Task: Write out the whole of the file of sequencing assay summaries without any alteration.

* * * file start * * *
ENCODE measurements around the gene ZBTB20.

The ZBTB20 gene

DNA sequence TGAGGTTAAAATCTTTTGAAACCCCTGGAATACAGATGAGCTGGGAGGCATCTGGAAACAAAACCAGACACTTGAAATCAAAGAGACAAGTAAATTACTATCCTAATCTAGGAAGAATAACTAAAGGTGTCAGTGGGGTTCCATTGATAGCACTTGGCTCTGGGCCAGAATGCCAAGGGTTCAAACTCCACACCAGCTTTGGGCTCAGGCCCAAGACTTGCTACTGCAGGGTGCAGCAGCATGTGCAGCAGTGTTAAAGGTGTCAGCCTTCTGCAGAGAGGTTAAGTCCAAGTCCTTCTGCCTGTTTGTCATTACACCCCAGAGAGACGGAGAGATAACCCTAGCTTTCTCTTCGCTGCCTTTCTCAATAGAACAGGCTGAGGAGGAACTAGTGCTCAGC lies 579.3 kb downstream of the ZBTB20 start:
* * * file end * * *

ENCODE measurements around the gene ZBTB20.

The ZBTB20 gene

DNA sequence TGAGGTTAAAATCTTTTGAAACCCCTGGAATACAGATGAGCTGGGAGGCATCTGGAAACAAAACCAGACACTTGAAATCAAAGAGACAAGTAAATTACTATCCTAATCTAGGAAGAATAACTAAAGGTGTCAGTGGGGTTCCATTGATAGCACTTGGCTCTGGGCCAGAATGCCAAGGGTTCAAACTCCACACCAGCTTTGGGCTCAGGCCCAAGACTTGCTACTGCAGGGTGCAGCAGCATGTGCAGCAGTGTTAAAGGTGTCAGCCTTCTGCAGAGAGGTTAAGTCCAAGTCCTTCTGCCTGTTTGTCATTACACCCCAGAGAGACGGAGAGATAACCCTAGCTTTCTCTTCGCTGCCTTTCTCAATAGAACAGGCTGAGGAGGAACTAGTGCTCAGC lies 579.3 kb downstream of the ZBTB20 start: